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South African herb lance-leaved waxberry found to offer antimicrobial and antitumor benefits


The use of medicinal plants as an alternative treatment to various health conditions is a common practice in many cultures. Many plants have natural antimicrobial activity and other medicinal properties that have yet to be fully explored. One South African herb became the focus of a study published in BMC Complementary and Alternative Medicine investigating its antimicrobial and cytotoxic properties.

The South African medicinal plant Morella serrata (Lam.) or the lance-leaved waxberry is a densely leafed, multi-stem shrub known in African folkloric medicine to treat various human and livestock diseases, as well as reportedly enhance male sexual performance. In other African traditional practices, M. serrata is used to treat respiratory problems such as asthma, coughing, and shortness of breath. The decoction of its root is used to manage menstrual cramps, colds and headaches, and as a laxative to ease constipation.

M. serrata can grow to two meters tall in colonies of damp grassland. They are indigenous to South Africa, growing along streams on grassy hillsides and on forest fringes. They are widely distributed within South Africa virtually in all the provinces as well as in Swaziland, Zimbabwe, and northern Botswana.

The study titled “Medicinal potential of Morella serata (Lam.) Killick (Myricaceae) root extracts: biological and pharmacological activities” investigated M. serrata root extracts for antibacterial and antifungal activity as well as cytotoxicity (toxicity to living cells). The root was oven-dried at 40 degrees Celsius to a constant weight and pulverized. The extracting solvents included water, acetone, and ethanol.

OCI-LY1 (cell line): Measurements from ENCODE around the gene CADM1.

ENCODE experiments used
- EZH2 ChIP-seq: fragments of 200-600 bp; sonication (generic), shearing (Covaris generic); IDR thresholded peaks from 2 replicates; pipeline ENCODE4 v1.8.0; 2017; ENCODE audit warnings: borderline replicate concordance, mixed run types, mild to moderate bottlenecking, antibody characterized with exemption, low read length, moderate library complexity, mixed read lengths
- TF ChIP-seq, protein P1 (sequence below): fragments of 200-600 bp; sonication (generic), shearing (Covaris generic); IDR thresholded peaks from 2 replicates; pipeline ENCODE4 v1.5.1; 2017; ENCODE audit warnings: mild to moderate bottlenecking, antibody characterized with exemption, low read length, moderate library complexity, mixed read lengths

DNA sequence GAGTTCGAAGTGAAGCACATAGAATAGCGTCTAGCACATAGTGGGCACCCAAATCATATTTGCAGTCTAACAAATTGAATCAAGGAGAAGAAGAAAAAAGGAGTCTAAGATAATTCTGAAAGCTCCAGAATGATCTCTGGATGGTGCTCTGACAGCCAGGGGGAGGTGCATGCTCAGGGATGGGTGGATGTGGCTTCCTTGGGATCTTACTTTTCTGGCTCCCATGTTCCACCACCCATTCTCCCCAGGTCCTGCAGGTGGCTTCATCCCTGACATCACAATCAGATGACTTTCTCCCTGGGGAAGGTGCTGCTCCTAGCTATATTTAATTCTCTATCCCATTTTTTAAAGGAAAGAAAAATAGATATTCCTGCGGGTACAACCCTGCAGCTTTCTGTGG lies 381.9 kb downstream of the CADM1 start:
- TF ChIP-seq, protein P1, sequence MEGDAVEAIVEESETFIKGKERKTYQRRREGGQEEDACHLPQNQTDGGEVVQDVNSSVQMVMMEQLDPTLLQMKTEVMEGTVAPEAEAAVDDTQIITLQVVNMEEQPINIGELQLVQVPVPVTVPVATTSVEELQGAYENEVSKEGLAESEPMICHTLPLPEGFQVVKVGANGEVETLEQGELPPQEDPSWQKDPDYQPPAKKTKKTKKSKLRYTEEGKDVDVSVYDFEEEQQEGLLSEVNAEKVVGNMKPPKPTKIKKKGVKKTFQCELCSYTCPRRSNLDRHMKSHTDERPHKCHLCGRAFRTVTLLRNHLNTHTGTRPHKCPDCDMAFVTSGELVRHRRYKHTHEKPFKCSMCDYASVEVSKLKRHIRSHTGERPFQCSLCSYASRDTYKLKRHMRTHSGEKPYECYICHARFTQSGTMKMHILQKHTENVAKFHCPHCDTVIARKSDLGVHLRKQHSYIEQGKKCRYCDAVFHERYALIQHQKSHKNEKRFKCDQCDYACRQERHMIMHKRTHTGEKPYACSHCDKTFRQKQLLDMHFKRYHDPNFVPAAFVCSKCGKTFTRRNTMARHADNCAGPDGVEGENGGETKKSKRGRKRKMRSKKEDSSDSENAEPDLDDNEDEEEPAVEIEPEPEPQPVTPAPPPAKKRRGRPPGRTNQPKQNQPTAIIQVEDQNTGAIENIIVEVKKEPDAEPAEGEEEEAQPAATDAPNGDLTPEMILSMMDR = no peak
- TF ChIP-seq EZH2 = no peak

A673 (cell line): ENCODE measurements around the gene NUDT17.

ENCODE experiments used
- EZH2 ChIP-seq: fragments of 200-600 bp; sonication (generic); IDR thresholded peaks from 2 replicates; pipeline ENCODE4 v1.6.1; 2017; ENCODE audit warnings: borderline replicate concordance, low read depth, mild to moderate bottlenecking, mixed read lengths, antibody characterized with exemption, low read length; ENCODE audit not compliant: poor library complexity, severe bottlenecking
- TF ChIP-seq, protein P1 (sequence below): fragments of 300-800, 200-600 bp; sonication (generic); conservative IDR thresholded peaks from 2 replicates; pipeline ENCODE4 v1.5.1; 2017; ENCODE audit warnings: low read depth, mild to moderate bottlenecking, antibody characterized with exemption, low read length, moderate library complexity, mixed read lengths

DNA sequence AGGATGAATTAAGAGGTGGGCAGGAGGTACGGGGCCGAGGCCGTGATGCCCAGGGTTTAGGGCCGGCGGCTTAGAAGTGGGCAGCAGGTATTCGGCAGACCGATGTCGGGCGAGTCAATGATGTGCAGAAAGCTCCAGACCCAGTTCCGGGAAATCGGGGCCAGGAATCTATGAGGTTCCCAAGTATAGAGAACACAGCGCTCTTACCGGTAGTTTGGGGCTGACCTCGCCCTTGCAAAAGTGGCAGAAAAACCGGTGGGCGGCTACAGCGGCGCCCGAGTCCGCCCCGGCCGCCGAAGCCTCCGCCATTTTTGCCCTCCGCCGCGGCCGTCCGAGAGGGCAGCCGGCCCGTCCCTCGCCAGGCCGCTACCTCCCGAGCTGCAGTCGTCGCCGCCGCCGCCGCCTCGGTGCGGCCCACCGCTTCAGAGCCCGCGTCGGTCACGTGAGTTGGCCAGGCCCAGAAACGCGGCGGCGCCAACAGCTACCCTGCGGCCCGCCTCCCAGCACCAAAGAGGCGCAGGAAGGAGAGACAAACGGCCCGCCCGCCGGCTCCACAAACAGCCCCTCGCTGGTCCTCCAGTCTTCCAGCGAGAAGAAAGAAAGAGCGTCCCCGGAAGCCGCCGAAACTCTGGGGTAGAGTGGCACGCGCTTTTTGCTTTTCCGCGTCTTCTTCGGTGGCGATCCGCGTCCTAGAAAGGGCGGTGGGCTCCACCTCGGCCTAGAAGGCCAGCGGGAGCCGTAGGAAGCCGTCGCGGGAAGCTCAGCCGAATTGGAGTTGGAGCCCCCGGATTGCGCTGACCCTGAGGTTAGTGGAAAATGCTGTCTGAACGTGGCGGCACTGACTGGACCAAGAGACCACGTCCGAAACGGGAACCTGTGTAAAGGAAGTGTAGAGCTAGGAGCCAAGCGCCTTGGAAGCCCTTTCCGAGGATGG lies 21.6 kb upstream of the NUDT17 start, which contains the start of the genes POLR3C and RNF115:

The phytochemical screening detected the presence of bioactive compounds such as flavonoids, saponins, steroids, tannins, and terpenoids.

To evaluate the antibacterial activity, several bacterial strains were used as test organisms, which included both Gram-positive and Gram-negative bacteria such as Escherichia coliSalmonella typhiBacillus pumilisListeria spp., and Staphylococcus aereus, to name a few. The test results showed that all the extracts were able to inhibit all the bacterial strains at relatively low concentrations. (Related: Antibacterial activity of Mentha spicata (spearmint) leaves and infusion.)

The findings support the idea that M. serrata has antibacterial activity that can suppress several human pathogenic bacteria and fungi. This validates the efficacy of this medicinal plant for the treatment of various human and livestock diseases in African folkloric medicine.

M. serrata could also be a potential source of antitumor compounds after the methanol and ethanol root extracts displayed potent cytotoxicity against brine shrimp (Artemia salina) larvae. This particular species is known to be sensitive to toxic substances, which makes them common test organisms for toxicity assays in pharmacology.

African medicinal plants

Other African medicinal plants used in traditional healing methods against infections and certain chronic conditions include:

  • African ginger (Siphonochilus aethiopicus) – This is one of the most frequently used medicinal herbs in South Africa for treating certain health issues, such as coughs, colds, asthma and flu, as well as menstrual cramps.
  • African potato (Hypoxis) – This is a well known immune system booster and is reputed to be effective against a host of chronic conditions such as tuberculosis, asthma, HIV and aids, and even cancer.
  • Buchu (Agathosma betulina) – The anti-inflammatory and antiseptic nature of its essential oil make it an effective alternative remedy for high blood pressure, UTI infections, arthritis, and gout.
  • Devil’s claw (Harpagophytum) – The large tuberous roots of the devil’s claw are dried to form powders, tinctures and extracts. It is commonly used to relieve pain, enhance mobility and relieve symptoms of musculoskeletal conditions, diabetes, headaches, and menstrual problems.
  • South African geranium (Pelargonium sidoides) – Its potent antibacterial and antiviral properties are ideal in the treatment of chronic respiratory problems such as bronchitis, sore throat, sinusitis, colds and flu.

Other studies have explored the efficacy of African medicinal plants in treating malaria, a deadly infectious disease. Find out more about this and other stories on traditional medicine at NaturalCures.news.

Sources include:

Science.news

Link.Springer.com

NCBI.NLM.NIH.gov

ScienceDirect.com

Arabella.co.za

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